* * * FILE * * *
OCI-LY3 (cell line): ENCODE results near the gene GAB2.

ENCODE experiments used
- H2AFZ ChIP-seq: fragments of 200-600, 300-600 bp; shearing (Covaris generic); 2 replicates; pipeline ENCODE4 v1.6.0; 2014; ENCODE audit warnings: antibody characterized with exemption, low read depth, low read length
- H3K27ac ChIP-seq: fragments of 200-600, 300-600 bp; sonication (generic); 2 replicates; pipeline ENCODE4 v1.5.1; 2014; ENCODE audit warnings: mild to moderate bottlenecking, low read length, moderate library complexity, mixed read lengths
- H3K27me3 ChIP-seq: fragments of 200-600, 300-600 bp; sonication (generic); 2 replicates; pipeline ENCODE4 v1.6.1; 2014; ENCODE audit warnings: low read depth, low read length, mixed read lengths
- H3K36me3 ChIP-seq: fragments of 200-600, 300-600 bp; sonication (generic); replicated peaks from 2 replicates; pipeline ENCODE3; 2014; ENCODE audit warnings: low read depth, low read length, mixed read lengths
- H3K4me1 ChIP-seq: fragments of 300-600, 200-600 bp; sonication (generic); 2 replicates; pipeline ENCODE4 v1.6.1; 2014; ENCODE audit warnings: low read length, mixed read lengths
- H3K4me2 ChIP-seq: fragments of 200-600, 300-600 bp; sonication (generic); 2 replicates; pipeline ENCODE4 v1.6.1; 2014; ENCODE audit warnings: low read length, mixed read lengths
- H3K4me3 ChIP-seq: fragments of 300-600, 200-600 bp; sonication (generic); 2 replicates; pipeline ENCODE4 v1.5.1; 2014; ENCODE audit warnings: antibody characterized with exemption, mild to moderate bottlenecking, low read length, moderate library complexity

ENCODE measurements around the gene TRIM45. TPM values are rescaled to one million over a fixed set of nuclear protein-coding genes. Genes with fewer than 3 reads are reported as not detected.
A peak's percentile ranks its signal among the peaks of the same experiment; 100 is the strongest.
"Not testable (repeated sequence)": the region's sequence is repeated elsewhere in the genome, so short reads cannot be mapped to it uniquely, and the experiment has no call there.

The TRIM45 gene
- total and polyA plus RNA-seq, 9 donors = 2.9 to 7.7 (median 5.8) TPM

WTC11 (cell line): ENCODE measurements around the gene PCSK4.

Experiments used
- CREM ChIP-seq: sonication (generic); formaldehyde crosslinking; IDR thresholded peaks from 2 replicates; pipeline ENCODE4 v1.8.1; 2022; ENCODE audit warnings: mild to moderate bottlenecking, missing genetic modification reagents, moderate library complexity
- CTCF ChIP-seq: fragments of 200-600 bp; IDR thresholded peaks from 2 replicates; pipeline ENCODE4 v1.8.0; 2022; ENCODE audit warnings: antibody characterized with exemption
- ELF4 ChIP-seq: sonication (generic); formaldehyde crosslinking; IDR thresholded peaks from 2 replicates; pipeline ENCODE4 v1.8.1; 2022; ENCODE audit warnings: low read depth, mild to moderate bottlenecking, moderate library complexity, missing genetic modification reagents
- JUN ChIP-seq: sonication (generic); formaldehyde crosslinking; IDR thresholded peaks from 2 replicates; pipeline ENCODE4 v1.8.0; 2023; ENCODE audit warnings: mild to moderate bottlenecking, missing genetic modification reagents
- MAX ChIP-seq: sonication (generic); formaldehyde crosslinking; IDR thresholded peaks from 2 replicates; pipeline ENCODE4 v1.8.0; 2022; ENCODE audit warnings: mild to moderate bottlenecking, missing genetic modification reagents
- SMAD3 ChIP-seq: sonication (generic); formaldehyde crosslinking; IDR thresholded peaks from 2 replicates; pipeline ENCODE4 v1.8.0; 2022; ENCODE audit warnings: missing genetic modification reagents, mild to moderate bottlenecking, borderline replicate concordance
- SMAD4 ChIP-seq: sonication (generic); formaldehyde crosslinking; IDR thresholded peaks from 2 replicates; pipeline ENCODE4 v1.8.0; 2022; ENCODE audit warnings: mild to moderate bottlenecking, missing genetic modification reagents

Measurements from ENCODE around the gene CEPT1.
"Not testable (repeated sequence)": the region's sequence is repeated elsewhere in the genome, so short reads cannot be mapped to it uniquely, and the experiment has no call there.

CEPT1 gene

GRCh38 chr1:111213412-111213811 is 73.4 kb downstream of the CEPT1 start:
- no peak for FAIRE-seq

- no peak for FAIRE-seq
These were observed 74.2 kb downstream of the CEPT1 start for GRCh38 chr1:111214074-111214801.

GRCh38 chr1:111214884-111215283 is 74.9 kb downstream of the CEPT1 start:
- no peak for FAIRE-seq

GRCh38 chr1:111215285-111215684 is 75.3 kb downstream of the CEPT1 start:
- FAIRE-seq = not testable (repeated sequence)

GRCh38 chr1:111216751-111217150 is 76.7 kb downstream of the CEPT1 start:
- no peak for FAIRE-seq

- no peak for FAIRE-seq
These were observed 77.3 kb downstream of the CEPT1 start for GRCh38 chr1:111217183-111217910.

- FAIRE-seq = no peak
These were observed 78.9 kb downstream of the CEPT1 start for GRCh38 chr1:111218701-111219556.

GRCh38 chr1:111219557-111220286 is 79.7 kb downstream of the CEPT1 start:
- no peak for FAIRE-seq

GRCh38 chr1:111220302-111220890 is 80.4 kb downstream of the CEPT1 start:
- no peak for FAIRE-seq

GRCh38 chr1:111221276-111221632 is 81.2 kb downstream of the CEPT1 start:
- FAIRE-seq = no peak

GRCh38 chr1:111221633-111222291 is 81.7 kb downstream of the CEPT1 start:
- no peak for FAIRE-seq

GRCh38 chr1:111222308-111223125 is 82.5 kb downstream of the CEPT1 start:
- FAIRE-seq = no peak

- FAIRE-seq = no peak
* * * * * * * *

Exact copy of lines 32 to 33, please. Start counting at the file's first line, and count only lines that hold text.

- no peak for FAIRE-seq

GRCh38 chr1:111215285-111215684 is 75.3 kb downstream of the CEPT1 start: